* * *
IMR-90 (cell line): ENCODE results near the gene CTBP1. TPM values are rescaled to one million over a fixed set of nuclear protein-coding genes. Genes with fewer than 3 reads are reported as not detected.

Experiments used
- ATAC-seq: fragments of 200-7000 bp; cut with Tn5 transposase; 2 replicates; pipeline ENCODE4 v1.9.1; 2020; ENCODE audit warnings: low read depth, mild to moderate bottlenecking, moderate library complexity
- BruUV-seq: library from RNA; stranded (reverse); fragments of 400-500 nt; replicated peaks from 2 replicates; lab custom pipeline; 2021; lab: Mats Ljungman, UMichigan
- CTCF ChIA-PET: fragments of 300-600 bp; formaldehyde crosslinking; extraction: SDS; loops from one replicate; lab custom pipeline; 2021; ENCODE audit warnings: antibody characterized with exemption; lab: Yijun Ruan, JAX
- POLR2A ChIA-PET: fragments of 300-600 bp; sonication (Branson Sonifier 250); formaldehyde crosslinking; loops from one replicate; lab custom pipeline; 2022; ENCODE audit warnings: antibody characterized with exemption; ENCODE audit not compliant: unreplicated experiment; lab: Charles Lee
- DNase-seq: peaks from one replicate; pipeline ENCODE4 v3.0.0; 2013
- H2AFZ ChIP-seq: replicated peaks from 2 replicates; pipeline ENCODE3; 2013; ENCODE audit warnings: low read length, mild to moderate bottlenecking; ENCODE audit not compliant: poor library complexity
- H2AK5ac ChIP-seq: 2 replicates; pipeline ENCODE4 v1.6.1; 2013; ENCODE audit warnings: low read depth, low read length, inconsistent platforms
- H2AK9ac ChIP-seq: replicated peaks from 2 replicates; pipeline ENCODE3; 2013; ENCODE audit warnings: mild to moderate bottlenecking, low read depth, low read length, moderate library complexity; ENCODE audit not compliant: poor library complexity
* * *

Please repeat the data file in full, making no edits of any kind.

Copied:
IMR-90 (cell line): ENCODE results near the gene CTBP1. TPM values are rescaled to one million over a fixed set of nuclear protein-coding genes. Genes with fewer than 3 reads are reported as not detected.

Experiments used
- ATAC-seq: fragments of 200-7000 bp; cut with Tn5 transposase; 2 replicates; pipeline ENCODE4 v1.9.1; 2020; ENCODE audit warnings: low read depth, mild to moderate bottlenecking, moderate library complexity
- BruUV-seq: library from RNA; stranded (reverse); fragments of 400-500 nt; replicated peaks from 2 replicates; lab custom pipeline; 2021; lab: Mats Ljungman, UMichigan
- CTCF ChIA-PET: fragments of 300-600 bp; formaldehyde crosslinking; extraction: SDS; loops from one replicate; lab custom pipeline; 2021; ENCODE audit warnings: antibody characterized with exemption; lab: Yijun Ruan, JAX
- POLR2A ChIA-PET: fragments of 300-600 bp; sonication (Branson Sonifier 250); formaldehyde crosslinking; loops from one replicate; lab custom pipeline; 2022; ENCODE audit warnings: antibody characterized with exemption; ENCODE audit not compliant: unreplicated experiment; lab: Charles Lee
- DNase-seq: peaks from one replicate; pipeline ENCODE4 v3.0.0; 2013
- H2AFZ ChIP-seq: replicated peaks from 2 replicates; pipeline ENCODE3; 2013; ENCODE audit warnings: low read length, mild to moderate bottlenecking; ENCODE audit not compliant: poor library complexity
- H2AK5ac ChIP-seq: 2 replicates; pipeline ENCODE4 v1.6.1; 2013; ENCODE audit warnings: low read depth, low read length, inconsistent platforms
- H2AK9ac ChIP-seq: replicated peaks from 2 replicates; pipeline ENCODE3; 2013; ENCODE audit warnings: mild to moderate bottlenecking, low read depth, low read length, moderate library complexity; ENCODE audit not compliant: poor library complexity